Newcomb's Paradox is a paradox formulated by William Newcomb that was first brought to the attention of the philosophical community in 1969 by philosopher Robert Nozick. Consider the following scenario: There are two closed boxes, B1 and B2, on a table. B1 contains $1,000. B2 contains either nothing or $1 million (you do not know which). You may choose from one of the following two options:
At some prior time an entity who is able to make highly accurate predictions about your decisions and/or human behaviour in general (and whom you know is able to do so) has made a prediction regarding what you will decide. If the entity predicted that you would take both boxes, he has left box B2 empty. If he predicted that you would take only B2, he has put $1 million in it. So, should you choose (a) or (b)? Assume that, if the entity believes that you will avoid making a choice in some manner, such as by flipping a coin, he will leave B2 empty.
The paradox lies in the fact that there are valid reasons for choosing either (a) or (b). If you take both boxes, the entity will almost certainly have anticipated that and left B2 empty, whereas if you take only B2, the entity will almost certainly have anticipated that, and put $1 million in B2; therefore, it would be best to take only B2. However, either the money is already in B2 or it isn't. The contents of B2 will not change once you make your choice. So, whether there is $1 million in B2 or not, you will always make $1,000 more by choosing both boxes.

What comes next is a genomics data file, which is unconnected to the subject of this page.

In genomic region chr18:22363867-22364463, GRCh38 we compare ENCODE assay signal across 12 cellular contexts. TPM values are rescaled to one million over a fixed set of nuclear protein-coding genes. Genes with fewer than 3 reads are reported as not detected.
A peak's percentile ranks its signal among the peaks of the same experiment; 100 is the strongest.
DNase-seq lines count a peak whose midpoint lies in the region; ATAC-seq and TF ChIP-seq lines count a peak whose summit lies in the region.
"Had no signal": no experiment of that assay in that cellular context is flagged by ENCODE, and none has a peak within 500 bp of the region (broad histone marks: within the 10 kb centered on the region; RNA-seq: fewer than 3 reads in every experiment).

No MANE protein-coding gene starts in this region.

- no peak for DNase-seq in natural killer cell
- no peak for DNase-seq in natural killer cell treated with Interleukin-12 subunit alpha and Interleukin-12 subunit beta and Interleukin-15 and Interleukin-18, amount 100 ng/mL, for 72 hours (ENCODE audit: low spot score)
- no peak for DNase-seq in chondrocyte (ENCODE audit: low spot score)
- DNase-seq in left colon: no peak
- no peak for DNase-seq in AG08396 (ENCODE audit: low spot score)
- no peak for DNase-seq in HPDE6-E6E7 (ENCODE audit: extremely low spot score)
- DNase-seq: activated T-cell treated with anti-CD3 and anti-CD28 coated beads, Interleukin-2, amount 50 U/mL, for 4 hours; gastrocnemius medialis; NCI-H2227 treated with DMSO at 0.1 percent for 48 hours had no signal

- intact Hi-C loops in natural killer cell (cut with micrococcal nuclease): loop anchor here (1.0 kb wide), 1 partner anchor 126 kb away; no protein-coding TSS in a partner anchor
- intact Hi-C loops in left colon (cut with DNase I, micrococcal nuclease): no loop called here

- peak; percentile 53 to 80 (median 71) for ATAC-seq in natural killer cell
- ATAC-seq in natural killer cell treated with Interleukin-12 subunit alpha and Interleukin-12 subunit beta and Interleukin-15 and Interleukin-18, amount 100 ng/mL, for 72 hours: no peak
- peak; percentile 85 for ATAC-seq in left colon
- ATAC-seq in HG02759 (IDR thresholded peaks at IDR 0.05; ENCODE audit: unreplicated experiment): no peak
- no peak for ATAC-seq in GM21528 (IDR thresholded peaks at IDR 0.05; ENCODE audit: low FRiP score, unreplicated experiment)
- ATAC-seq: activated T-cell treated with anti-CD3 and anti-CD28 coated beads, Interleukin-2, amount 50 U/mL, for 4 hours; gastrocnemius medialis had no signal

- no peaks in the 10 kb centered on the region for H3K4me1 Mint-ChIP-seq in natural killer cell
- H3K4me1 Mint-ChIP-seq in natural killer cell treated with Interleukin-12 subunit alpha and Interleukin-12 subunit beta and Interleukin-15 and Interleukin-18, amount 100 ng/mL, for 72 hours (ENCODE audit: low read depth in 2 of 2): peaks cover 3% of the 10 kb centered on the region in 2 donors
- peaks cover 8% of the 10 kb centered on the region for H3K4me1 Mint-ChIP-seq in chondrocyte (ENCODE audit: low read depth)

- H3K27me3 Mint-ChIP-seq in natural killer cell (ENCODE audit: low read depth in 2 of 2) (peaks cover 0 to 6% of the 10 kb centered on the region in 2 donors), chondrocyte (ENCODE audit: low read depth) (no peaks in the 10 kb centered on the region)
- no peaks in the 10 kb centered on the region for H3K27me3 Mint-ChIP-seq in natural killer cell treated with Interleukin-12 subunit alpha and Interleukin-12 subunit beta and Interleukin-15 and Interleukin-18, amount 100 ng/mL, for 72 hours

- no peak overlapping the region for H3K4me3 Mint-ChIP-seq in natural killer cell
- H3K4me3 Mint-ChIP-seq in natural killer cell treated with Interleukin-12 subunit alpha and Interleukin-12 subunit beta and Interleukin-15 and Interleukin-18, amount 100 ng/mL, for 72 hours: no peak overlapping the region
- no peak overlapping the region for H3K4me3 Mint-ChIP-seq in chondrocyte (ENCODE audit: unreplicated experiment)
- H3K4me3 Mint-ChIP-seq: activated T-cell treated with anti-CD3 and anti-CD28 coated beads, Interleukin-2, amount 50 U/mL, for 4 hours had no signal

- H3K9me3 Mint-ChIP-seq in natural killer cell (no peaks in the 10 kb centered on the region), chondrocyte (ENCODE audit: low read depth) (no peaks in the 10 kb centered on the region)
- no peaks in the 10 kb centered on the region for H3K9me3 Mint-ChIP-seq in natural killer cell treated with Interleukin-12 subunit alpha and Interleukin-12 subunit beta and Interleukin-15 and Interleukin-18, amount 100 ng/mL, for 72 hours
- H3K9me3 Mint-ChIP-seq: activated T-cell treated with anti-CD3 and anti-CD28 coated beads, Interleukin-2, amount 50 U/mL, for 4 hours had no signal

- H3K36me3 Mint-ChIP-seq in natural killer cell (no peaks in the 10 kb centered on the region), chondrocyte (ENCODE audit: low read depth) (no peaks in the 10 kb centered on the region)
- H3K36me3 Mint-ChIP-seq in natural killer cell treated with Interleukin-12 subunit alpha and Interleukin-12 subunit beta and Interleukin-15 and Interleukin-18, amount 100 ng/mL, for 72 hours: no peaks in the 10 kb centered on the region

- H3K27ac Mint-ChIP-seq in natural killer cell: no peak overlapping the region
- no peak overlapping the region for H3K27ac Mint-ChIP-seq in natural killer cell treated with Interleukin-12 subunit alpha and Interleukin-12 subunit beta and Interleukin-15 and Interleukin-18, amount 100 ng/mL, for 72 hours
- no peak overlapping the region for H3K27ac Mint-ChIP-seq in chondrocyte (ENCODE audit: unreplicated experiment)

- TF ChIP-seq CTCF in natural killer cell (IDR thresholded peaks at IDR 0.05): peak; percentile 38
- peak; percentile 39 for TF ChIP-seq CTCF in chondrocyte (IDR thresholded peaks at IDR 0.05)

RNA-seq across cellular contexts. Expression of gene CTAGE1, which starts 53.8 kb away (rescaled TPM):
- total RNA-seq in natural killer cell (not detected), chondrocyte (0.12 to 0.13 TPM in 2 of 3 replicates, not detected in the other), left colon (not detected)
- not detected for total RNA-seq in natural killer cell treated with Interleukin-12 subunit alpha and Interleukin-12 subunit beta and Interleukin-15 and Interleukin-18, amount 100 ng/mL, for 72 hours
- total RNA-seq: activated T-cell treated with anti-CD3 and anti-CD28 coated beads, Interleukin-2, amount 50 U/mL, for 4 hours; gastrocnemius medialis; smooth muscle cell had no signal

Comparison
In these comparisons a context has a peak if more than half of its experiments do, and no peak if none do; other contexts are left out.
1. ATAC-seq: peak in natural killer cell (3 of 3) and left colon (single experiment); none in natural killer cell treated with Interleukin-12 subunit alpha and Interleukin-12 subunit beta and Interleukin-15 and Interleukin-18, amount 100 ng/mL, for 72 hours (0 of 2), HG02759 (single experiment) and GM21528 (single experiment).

This is a well-known philosophical paradox, often seen in discussions about free will, but there is a mathematical side to it as well. In game theory, we might say that there is a conflict between the "expected-utility principle" and the "dominance principle". Assuming that the being is able to predict with near certainty, the expected utility of taking only box B2 is much larger (you're very likely to take $1 million, whereas if you take both boxes, you're very likely to only get $1000). On the other hand, no matter what is in the boxes, the option to take both boxes dominates the option to only take box B2.
Sources used (see bibliography page for titles corresponding to numbers): 5.